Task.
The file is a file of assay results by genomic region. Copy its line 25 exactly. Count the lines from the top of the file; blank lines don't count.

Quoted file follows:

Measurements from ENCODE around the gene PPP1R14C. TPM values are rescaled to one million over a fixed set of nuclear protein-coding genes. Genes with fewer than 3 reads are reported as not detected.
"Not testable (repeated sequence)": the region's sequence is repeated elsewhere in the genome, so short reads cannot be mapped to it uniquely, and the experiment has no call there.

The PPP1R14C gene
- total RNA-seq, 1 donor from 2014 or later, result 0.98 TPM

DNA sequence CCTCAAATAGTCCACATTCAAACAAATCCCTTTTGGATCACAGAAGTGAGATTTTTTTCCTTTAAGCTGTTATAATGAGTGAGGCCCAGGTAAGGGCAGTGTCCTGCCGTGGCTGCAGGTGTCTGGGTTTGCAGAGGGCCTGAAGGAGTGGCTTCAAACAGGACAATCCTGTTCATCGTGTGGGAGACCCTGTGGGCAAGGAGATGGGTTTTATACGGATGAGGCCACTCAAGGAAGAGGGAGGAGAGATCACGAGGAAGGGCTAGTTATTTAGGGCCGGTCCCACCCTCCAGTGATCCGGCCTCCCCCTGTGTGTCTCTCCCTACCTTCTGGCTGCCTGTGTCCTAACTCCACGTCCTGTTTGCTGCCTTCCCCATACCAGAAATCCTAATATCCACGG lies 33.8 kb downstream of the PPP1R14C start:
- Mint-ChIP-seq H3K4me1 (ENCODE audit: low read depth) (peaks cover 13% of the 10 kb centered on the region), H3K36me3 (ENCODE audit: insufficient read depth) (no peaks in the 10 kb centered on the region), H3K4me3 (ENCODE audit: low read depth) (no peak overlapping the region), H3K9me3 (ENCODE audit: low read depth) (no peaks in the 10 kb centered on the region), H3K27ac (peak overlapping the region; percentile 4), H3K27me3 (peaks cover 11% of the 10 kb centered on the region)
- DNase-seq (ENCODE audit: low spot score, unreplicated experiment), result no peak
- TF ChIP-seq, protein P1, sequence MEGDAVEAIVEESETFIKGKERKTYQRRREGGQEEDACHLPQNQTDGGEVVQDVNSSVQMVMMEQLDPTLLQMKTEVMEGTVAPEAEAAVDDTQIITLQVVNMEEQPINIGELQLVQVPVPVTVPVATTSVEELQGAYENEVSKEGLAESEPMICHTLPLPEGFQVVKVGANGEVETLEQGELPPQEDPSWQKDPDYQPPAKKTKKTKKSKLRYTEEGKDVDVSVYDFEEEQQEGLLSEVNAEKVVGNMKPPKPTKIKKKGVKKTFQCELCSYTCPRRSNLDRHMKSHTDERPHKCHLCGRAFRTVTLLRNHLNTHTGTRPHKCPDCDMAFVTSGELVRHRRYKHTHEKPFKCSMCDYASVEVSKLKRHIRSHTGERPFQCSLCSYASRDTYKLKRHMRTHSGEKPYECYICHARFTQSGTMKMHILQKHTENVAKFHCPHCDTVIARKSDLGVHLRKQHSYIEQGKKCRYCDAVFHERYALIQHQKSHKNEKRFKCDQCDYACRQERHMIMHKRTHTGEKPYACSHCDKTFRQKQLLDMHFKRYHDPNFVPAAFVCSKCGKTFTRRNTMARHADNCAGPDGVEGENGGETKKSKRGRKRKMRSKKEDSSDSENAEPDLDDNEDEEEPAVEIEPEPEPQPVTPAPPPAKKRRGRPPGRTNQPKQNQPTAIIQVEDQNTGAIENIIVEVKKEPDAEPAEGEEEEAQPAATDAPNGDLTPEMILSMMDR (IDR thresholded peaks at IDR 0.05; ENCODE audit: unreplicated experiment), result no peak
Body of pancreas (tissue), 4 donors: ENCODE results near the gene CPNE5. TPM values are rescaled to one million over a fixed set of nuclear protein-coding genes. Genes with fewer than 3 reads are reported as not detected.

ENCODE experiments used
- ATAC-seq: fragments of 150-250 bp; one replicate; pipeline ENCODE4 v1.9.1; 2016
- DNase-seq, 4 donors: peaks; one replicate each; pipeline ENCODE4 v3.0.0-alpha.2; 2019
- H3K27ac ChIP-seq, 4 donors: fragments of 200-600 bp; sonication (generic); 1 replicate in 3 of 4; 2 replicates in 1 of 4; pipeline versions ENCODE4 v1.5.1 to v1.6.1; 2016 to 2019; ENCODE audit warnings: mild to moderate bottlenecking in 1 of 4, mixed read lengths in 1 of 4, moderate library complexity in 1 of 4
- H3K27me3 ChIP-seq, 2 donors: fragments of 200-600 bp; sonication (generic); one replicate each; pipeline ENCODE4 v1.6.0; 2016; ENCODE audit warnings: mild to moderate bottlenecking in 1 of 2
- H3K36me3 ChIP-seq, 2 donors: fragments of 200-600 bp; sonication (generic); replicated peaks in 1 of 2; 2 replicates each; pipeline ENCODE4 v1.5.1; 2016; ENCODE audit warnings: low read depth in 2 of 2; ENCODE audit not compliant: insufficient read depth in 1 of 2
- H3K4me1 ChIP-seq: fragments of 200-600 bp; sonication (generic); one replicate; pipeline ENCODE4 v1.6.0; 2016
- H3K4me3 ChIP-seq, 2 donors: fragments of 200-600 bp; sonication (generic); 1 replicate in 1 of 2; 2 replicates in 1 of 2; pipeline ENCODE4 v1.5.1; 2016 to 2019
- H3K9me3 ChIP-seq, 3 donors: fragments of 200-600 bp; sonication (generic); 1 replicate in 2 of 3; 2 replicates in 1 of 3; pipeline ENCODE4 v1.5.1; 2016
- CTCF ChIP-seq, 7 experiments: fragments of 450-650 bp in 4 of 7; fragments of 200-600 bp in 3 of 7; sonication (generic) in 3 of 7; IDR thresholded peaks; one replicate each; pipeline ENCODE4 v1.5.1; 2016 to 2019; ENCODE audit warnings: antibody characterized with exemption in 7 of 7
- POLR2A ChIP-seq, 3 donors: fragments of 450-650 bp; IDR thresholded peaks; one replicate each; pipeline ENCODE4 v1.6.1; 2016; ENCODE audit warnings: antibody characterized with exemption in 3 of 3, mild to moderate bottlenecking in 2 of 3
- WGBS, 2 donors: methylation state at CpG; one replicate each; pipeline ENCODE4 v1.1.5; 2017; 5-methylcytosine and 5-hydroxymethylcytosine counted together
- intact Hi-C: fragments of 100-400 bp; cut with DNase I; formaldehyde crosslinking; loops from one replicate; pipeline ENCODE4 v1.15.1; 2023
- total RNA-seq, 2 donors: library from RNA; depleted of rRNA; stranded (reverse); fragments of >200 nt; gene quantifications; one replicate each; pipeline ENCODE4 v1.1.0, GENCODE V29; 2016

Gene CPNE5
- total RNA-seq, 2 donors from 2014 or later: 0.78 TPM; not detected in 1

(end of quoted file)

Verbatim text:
- total RNA-seq, 2 donors from 2014 or later: 0.78 TPM; not detected in 1